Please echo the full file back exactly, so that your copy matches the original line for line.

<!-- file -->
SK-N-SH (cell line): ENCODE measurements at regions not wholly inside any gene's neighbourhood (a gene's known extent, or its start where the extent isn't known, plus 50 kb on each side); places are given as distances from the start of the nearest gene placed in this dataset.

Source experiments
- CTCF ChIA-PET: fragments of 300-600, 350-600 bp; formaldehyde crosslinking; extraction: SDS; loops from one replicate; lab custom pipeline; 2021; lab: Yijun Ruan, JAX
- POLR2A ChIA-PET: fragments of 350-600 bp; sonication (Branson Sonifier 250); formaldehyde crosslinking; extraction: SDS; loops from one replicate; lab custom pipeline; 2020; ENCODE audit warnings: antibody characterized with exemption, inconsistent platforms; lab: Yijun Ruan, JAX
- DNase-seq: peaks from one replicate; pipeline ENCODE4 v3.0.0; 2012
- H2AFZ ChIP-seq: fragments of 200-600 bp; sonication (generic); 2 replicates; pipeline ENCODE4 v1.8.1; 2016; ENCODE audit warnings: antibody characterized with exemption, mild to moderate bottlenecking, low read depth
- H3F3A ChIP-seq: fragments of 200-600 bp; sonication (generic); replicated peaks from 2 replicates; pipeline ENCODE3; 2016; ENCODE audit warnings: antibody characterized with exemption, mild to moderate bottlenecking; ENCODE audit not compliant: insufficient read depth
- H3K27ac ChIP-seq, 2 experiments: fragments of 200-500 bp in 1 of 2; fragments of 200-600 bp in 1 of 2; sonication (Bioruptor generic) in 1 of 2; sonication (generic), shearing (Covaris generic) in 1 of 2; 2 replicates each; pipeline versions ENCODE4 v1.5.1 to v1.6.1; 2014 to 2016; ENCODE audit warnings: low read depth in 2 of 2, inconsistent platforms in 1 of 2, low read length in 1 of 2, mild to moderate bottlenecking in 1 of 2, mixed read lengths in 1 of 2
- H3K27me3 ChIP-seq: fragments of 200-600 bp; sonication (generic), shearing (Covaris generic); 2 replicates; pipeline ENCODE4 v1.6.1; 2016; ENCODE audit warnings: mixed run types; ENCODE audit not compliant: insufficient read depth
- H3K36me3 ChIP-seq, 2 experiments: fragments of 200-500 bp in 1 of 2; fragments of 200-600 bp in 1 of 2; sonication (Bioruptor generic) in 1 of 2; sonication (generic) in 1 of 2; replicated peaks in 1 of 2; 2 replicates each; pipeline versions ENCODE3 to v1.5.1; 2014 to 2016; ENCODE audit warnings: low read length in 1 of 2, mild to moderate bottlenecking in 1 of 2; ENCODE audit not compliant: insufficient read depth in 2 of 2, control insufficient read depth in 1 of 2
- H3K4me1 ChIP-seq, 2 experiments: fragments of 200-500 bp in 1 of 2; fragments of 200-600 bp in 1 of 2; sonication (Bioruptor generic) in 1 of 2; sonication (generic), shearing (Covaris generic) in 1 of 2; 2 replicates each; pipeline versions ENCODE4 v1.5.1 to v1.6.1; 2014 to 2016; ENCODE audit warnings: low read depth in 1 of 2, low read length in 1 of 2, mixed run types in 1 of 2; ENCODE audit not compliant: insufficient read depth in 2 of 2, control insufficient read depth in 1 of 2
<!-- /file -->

SK-N-SH (cell line): ENCODE measurements at regions not wholly inside any gene's neighbourhood (a gene's known extent, or its start where the extent isn't known, plus 50 kb on each side); places are given as distances from the start of the nearest gene placed in this dataset.

Source experiments
- CTCF ChIA-PET: fragments of 300-600, 350-600 bp; formaldehyde crosslinking; extraction: SDS; loops from one replicate; lab custom pipeline; 2021; lab: Yijun Ruan, JAX
- POLR2A ChIA-PET: fragments of 350-600 bp; sonication (Branson Sonifier 250); formaldehyde crosslinking; extraction: SDS; loops from one replicate; lab custom pipeline; 2020; ENCODE audit warnings: antibody characterized with exemption, inconsistent platforms; lab: Yijun Ruan, JAX
- DNase-seq: peaks from one replicate; pipeline ENCODE4 v3.0.0; 2012
- H2AFZ ChIP-seq: fragments of 200-600 bp; sonication (generic); 2 replicates; pipeline ENCODE4 v1.8.1; 2016; ENCODE audit warnings: antibody characterized with exemption, mild to moderate bottlenecking, low read depth
- H3F3A ChIP-seq: fragments of 200-600 bp; sonication (generic); replicated peaks from 2 replicates; pipeline ENCODE3; 2016; ENCODE audit warnings: antibody characterized with exemption, mild to moderate bottlenecking; ENCODE audit not compliant: insufficient read depth
- H3K27ac ChIP-seq, 2 experiments: fragments of 200-500 bp in 1 of 2; fragments of 200-600 bp in 1 of 2; sonication (Bioruptor generic) in 1 of 2; sonication (generic), shearing (Covaris generic) in 1 of 2; 2 replicates each; pipeline versions ENCODE4 v1.5.1 to v1.6.1; 2014 to 2016; ENCODE audit warnings: low read depth in 2 of 2, inconsistent platforms in 1 of 2, low read length in 1 of 2, mild to moderate bottlenecking in 1 of 2, mixed read lengths in 1 of 2
- H3K27me3 ChIP-seq: fragments of 200-600 bp; sonication (generic), shearing (Covaris generic); 2 replicates; pipeline ENCODE4 v1.6.1; 2016; ENCODE audit warnings: mixed run types; ENCODE audit not compliant: insufficient read depth
- H3K36me3 ChIP-seq, 2 experiments: fragments of 200-500 bp in 1 of 2; fragments of 200-600 bp in 1 of 2; sonication (Bioruptor generic) in 1 of 2; sonication (generic) in 1 of 2; replicated peaks in 1 of 2; 2 replicates each; pipeline versions ENCODE3 to v1.5.1; 2014 to 2016; ENCODE audit warnings: low read length in 1 of 2, mild to moderate bottlenecking in 1 of 2; ENCODE audit not compliant: insufficient read depth in 2 of 2, control insufficient read depth in 1 of 2
- H3K4me1 ChIP-seq, 2 experiments: fragments of 200-500 bp in 1 of 2; fragments of 200-600 bp in 1 of 2; sonication (Bioruptor generic) in 1 of 2; sonication (generic), shearing (Covaris generic) in 1 of 2; 2 replicates each; pipeline versions ENCODE4 v1.5.1 to v1.6.1; 2014 to 2016; ENCODE audit warnings: low read depth in 1 of 2, low read length in 1 of 2, mixed run types in 1 of 2; ENCODE audit not compliant: insufficient read depth in 2 of 2, control insufficient read depth in 1 of 2